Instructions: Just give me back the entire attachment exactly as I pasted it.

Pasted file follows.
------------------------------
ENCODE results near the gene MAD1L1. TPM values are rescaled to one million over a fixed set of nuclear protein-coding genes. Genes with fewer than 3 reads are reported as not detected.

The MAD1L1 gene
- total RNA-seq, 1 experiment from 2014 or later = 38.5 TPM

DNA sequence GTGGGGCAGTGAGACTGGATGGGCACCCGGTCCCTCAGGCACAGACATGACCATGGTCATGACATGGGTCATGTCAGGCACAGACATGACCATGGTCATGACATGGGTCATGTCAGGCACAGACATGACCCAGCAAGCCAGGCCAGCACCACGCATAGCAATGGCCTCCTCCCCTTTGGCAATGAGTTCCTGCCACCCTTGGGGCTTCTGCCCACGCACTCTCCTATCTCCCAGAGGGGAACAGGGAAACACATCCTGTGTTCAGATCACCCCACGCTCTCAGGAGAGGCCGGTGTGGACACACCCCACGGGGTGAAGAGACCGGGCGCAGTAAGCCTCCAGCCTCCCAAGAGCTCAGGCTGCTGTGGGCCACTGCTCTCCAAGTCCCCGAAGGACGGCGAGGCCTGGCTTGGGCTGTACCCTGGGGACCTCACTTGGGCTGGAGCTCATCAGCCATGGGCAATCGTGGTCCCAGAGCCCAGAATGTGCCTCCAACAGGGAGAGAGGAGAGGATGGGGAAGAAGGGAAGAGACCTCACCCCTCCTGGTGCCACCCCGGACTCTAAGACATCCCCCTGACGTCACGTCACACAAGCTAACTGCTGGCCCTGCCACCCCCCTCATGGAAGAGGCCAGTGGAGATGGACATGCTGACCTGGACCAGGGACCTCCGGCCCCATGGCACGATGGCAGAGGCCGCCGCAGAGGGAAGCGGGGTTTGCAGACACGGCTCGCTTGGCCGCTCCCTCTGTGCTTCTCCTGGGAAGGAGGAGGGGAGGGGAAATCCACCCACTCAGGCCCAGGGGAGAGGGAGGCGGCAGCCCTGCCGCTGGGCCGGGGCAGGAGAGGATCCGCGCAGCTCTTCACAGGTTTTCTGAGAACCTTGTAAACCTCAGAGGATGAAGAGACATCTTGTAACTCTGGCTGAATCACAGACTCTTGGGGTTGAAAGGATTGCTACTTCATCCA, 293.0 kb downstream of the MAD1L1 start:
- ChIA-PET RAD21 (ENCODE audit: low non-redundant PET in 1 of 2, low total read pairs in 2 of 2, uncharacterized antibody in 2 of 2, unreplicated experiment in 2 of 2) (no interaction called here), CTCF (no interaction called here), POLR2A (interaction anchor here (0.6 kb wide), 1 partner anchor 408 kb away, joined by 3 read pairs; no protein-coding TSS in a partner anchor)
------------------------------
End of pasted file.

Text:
ENCODE results near the gene MAD1L1. TPM values are rescaled to one million over a fixed set of nuclear protein-coding genes. Genes with fewer than 3 reads are reported as not detected.

The MAD1L1 gene
- total RNA-seq, 1 experiment from 2014 or later = 38.5 TPM

DNA sequence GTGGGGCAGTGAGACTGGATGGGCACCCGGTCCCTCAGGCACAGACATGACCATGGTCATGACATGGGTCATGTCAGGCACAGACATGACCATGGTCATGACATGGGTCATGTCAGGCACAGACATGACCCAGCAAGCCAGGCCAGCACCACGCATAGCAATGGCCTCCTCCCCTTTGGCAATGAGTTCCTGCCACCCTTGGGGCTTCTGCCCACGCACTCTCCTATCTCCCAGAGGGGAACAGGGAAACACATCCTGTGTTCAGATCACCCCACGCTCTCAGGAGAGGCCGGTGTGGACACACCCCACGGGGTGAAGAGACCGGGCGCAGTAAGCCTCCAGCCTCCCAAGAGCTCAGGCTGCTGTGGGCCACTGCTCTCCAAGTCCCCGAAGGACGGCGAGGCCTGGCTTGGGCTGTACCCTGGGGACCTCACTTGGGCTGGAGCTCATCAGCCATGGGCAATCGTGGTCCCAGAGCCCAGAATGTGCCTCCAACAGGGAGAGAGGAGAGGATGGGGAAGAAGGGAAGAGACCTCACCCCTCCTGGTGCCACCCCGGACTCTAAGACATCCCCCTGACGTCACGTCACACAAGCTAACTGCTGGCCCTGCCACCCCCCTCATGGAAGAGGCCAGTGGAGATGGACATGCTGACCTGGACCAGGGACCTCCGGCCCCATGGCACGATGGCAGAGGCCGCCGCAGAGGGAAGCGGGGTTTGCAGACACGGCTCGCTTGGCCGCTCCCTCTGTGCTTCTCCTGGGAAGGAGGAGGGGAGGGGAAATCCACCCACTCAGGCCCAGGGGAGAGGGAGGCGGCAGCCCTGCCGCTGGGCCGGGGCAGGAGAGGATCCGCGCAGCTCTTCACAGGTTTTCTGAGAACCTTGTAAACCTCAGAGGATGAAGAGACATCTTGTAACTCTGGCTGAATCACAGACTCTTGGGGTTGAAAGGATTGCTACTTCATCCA, 293.0 kb downstream of the MAD1L1 start:
- ChIA-PET RAD21 (ENCODE audit: low non-redundant PET in 1 of 2, low total read pairs in 2 of 2, uncharacterized antibody in 2 of 2, unreplicated experiment in 2 of 2) (no interaction called here), CTCF (no interaction called here), POLR2A (interaction anchor here (0.6 kb wide), 1 partner anchor 408 kb away, joined by 3 read pairs; no protein-coding TSS in a partner anchor)